A quirk of fate and the jejune tastes of local U.S. military personnel have made Okinawa a breeding ground for the Japanese pop music industry, but the island's roots traditions resist easy incorporation. Japanese folk aficionados from Honshu, the main island, looked to Okinawa for inspiration long before the first Shokichi Kina and Champloose recordings caught Ry Cooder's wandering ear. Kyoto native Yasuba Jin set out for Okinawa in 1980 to trace the traditional songs upon which Shokichi had drawn in his own folk-rock fusion efforts. She found work in a beet sugar factory on Yonaguni, the westernmost island of the Ryukyu chain to which Okinawa belongs, and coaxed the locals to share their folk songs, among them "Harara Rude," the beguiling lullaby heard on Monkey Harmonizing Songs.
Back in Kyoto, Yasuba took up sanshin, the three-string snakeskin lute that accompanies the shima uta ("island songs") of Okinawa folk music. Moving to Tokyo, Yasuba met Okinawa folk master Shinkato Aizo and joined the circle of sanshin players that clustered around him. She founded the female vocal group Shisars in the late 1980s, but illness affected her singing ability and she was forced to withdraw before Shisars made its first and only recording.
Yoshi Uno, who had joined Shisars in the early 1990s, began jamming with the recovering Yasuba, and the addition of Shisars guitarist Natsuki Hattori sparked the An-Chang Project. The trio has become an underground wonder in Japan, but until now, An-Chang's music has traveled abroad only on promotional discs and a Rough Guide compilation.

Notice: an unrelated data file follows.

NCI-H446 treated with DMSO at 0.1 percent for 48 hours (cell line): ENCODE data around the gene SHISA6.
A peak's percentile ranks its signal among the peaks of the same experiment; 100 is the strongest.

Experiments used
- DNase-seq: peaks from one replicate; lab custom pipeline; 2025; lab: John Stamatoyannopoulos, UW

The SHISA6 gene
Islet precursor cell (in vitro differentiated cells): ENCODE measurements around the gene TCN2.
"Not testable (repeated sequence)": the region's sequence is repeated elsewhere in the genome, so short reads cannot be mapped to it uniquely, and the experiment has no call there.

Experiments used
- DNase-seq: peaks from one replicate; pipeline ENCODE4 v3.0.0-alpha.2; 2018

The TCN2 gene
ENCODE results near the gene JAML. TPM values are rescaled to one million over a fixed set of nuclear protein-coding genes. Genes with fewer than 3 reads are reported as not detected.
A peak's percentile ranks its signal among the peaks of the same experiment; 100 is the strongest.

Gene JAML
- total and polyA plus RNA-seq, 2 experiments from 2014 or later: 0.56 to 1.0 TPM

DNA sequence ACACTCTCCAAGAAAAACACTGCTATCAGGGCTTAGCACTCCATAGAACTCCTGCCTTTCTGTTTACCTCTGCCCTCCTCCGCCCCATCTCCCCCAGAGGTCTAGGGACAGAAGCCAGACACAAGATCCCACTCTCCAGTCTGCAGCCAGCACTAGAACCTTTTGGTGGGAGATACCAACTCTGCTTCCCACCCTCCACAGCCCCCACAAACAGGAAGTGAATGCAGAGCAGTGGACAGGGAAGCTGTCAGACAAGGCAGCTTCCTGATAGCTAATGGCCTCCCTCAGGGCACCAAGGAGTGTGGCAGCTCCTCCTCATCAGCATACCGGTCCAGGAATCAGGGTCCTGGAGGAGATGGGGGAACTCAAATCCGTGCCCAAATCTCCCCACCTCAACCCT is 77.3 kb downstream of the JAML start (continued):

But Monkey Harmonizing Songs (which combines their second Japanese release, Harara Rude with five songs from their first, Yarayoh-Uta no Shahanji) is no slavish revival effort. Indeed, Yoshi and Yasuba do not sing Ryukyu songs in unison as the locals do, but in harmony, inspired by the Gilbert Islands music An-Chang also performs (e.g., "We Are Happy," "Rowing Canoe Song," "Monkey Harmonizing Song"). They also add the Chinese sanxien, a precursor to the sanshin, while Natsuki's minimalist electric guitar marks out a resonant universe of its own idiosyncratic invention.
While An-Chang continues to recuperate songs learned from the old singers of Yonaguni, Okinawa and nearby islands, the group is future oriented and eclectic, exploring folk song from Taiwan ("We Are Happy: Perfect Tense"), northeast China ("You Don't Know") and the Solomon Islands ("Fish Catching Song/ Prayer for a Large Catch of Animals"). For Yasuba, An-Chang does not seek to replicate the folk music of its inspiration because the artists already have their own personal histories. What moves them in Okinawa and elsewhere is "the notion of the power that people, anybody, can sing, and that songs can spring from your everyday life." It is this attitude of boundless creativity grounded in the mundane that animates An-Chang's music, whose breezy, stripped down sonorities and (to Western ears, perhaps) unexpected aural juxtapositions deploy localized versions of an experimental impulse that energizes contemporary planetary music wherever it unfolds. - Michael Stone
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